How to write an engaging proposal that will win you the gig

Apr 19, 2021

The modern concept of freelancing is less than half a century old, but it has increased its significance and users rapidly. Today, there are 57 million freelancers in the US.

Organizations are also focusing on outsourcing their work to freelancers, as they are more economical and efficient. In this concentrated market, efficiency is necessary to maintain your distinction.

The written proposal is the first impression a freelancer can make with a prospective client, and it sets the tone for any further discussions they may have. As such, a compelling, engaging proposal is one of the most important tools a freelancer can use to stand out in a crowded marketplace.

Ways to Write an Engaging Proposal

1. Analyze the Job Description and Know Your Client

The first step before writing an engaging proposal is to analyze your client. Pay attention to the requirements and needs for the job in question. Focus on the project outline and job description. Your main focus should be on the words used in the description.

If the client's language is informal, use informal language in your description and vice versa.

Another aspect of the job description and proposal process is to perform a quick background check on clients. Unfortunately, it is not a guarantee that every client is genuine and will pay you adequately. Verify the information that the client provided in the proposal using an internet search, business listings, and other free tools. Often, a quick search of "[CLIENT NAME] + fraud" will be enough to turn up evidence of past issues.

2. Know Yourself

Before writing anything, make sure that you know your skills. Assure that you have adequate skill sets that the client is demanding. If they are searching for a PhD writer, then include your PhD-level projects in the proposal.

Only list those strengths that are relevant to the project’s description — do not include all the skills that you are a master of. Provide evidence of those relevant skills with examples from your past work.

3. First Impressions Are Important

The majority of the companies receive a number of proposals when they post a job. Therefore, creating a striking first impression is necessary. If the first few lines of your proposal are flat and unappealing, your chances of getting the job will drop.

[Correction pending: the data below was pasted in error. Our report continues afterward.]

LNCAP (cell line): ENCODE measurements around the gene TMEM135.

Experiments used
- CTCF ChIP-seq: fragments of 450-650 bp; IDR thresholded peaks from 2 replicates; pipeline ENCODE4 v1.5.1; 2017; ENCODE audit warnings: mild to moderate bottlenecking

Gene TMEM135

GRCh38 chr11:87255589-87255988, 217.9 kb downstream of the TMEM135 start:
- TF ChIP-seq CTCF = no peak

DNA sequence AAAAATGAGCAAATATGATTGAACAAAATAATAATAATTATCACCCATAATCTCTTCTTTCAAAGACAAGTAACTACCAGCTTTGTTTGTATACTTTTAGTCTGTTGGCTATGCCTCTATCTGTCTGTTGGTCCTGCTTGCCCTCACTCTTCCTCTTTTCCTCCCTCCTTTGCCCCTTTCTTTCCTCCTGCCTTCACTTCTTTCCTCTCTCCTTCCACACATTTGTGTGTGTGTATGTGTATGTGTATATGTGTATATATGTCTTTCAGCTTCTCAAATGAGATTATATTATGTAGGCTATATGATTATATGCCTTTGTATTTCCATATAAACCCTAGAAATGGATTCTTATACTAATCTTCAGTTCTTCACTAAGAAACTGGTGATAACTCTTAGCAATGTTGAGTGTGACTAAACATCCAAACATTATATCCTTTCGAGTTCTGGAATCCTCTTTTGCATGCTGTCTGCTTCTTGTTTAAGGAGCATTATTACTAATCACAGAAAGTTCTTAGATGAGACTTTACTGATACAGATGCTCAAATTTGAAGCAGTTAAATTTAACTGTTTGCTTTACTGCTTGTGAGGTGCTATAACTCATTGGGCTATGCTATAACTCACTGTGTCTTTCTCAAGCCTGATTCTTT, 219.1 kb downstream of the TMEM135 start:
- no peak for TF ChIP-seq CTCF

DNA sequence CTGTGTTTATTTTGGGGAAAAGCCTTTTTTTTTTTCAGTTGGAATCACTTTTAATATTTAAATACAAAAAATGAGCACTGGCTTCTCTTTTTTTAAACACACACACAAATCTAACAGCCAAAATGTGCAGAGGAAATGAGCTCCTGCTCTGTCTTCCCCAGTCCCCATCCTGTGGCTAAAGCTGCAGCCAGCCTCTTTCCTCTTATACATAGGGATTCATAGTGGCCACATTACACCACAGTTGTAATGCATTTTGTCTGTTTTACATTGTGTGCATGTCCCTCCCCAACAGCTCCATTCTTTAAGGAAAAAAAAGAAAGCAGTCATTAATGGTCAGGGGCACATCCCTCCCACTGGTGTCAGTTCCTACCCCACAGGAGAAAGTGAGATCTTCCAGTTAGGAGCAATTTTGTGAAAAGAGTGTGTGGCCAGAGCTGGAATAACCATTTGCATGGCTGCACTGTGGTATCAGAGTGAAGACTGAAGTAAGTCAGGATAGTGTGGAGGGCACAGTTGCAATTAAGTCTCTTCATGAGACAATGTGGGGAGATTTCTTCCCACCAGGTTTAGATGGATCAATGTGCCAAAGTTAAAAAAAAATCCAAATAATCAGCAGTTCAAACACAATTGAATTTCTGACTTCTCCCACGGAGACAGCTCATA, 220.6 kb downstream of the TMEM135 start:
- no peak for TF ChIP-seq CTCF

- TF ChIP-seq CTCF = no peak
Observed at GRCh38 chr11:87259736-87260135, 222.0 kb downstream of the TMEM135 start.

Don't feel stuck with formal introductions. Show them that you are perfect for the job from the very first line.

4. Consider Specifics

Be specific while writing the proposal. Do not include a lot of background details and bragging just to paint a picture for the client.

Provide specific details of how you would do the job, and draw a track of the project completion. Use a timeline to illustrate your plan for the completion of the project.

This will show your seriousness about the project.

5. Ask the Right Questions

When you have a direct conversation with the organization, ask them relevant questions about the project. You can use this opportunity to ask them about any subtle conditions and requirements for the job to show that you are sensitive to the client's needs. Do not jump straight to the financial details.

6. Use Future Pacing

Future pacing is a psychological technique in which clients can imagine themselves in the future, when their desired goal is achieved.

Using this technique creates a positive image in the client’s mind. An effective way to use future pacing is to offer a step-by-step plan.

Consider yourself hired by the organization and brief them about the next steps.

7. Validation Is Required

Validation is the final step in freelancing. On both the client and freelancer sides, complaints and broken agreements are, unfortunately, common. Therefore, both entities must validate the proposal before initiating the project. Offer them to validate your account and other details that you have provided.

Similarly, validate the details regarding the organization.

Anatomy of a Proposal

Regardless of your effort, a proposal will be unclear and unsuccessful if it is not arranged properly. Making the content creative is up to you, but it should follow a basic structure.

According to Master Thesis, the following are the elements that are necessary in a structured proposal:

Problem Statement: The proposal must contain a detailed explanation of the client’s problem. This reflects your level of understanding and expertise to solve their problem.

Proposed Solution: Provide them with more than one solution that can address to the problem.

Pricing Information: Do not make the pricing section to complicated or vague. Keep it simple and easy to understand.

Putting It Together

As the freelance marketplace becomes more crowded, it has become more difficult to retain and attract new clients. If you want to do so, your proposal must stand out.

Companies receive thousands of responses to job postings. Only an engaging proposal can grab their attention.

I hope the strategies I have mentioned above to write engaging content are helpful.

This is a post from a member of the Freelancers Union community. If you’re interested in sharing your expertise, your story, or some advice you think will help a fellow freelancer out, feel free to send us your blog post.

Amanda Jerelyn

Amanda Jerelyn is currently working as an Associate Editor at Crowd Writer and Student Essay, the organization famous for its essay writers. She is a dedicated writer and a passionate freelancer.